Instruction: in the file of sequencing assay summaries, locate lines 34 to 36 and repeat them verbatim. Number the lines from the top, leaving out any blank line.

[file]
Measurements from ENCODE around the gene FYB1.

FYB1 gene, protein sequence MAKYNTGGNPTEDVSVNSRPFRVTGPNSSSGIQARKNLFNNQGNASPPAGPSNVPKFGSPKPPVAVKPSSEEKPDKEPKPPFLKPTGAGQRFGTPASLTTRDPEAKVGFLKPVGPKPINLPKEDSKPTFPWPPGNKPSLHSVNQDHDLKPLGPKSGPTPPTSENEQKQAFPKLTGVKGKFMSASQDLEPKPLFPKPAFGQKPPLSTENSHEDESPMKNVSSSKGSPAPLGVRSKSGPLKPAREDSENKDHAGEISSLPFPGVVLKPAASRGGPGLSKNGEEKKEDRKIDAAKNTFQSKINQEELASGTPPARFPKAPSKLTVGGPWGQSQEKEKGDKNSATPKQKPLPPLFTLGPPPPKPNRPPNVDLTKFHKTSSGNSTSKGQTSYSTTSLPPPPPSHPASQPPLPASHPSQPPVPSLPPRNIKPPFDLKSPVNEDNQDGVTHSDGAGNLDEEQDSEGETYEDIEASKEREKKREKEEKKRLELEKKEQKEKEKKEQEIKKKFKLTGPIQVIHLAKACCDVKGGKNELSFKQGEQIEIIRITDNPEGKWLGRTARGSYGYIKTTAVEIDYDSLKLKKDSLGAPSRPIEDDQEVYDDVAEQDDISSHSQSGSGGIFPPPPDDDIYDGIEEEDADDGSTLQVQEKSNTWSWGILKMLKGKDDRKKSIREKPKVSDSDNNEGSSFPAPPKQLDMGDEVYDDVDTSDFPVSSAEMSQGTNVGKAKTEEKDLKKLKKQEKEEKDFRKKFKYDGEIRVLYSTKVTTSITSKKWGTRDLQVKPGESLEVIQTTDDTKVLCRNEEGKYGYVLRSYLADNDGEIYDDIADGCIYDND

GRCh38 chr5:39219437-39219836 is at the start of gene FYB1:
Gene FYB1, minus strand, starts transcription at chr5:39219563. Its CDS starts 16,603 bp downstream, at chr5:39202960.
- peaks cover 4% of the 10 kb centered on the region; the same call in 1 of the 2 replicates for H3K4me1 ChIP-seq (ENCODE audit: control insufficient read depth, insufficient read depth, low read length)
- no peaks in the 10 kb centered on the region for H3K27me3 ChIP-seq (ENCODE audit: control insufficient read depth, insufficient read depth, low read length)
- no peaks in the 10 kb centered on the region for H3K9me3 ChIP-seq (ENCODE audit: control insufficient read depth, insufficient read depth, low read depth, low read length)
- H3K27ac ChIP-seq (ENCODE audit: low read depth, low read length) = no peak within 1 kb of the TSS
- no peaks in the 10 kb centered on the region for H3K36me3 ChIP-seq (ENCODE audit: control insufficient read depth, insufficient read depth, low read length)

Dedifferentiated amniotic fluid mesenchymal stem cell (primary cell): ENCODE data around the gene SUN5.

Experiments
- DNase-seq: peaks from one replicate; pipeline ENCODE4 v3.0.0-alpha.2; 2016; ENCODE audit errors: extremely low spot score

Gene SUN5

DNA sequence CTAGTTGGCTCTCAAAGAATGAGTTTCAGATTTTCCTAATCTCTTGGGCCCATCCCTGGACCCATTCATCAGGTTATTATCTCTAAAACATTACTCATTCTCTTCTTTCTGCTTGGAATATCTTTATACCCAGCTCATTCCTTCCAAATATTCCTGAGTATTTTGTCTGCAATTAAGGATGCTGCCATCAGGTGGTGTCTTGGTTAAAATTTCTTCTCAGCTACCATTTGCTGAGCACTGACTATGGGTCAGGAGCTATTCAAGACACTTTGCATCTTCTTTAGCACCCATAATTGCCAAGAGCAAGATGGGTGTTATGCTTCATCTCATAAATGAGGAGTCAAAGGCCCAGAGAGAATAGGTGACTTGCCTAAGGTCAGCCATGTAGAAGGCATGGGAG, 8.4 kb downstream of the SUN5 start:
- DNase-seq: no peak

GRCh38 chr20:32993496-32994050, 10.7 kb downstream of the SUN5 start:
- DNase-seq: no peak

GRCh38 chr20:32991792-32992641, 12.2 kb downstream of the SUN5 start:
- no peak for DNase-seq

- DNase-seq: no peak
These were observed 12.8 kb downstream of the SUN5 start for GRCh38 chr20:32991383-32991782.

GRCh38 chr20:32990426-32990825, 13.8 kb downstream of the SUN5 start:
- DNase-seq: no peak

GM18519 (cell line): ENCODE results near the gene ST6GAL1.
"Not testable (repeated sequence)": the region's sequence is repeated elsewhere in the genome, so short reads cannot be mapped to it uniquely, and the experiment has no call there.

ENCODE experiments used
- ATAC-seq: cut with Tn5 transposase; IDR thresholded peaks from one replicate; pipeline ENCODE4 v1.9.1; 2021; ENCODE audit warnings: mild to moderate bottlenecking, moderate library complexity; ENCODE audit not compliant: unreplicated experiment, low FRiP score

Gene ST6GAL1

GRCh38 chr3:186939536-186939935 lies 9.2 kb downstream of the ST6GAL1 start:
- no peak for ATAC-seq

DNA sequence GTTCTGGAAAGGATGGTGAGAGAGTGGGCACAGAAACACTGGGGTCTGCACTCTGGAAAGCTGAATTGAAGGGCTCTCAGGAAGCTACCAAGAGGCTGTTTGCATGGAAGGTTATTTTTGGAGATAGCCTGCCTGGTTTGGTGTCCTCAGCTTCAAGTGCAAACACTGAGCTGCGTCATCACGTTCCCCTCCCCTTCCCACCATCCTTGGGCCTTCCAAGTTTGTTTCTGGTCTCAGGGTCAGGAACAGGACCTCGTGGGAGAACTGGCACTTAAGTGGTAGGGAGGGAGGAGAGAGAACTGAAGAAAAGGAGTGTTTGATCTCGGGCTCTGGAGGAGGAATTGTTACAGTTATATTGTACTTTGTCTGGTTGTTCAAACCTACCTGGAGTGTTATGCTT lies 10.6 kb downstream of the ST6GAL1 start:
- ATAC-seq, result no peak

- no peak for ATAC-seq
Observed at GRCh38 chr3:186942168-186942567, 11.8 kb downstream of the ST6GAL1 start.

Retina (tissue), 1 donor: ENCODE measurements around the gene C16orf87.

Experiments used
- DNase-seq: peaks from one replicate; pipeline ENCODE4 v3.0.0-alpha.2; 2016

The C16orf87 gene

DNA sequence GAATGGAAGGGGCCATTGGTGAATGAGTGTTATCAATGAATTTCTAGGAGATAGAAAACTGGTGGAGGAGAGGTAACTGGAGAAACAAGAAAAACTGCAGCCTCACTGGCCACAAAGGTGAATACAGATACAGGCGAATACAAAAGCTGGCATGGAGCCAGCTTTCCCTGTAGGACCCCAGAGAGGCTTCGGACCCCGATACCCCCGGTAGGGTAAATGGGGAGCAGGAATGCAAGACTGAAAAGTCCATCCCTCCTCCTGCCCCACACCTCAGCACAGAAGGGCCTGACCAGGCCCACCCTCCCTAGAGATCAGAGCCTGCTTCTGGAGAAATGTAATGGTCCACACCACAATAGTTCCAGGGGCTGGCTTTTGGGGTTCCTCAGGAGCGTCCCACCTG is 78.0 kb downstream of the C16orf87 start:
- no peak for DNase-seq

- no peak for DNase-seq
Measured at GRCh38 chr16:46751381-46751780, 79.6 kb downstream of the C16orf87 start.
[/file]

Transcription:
Observed at GRCh38 chr3:186942168-186942567, 11.8 kb downstream of the ST6GAL1 start.

Retina (tissue), 1 donor: ENCODE measurements around the gene C16orf87.

Experiments used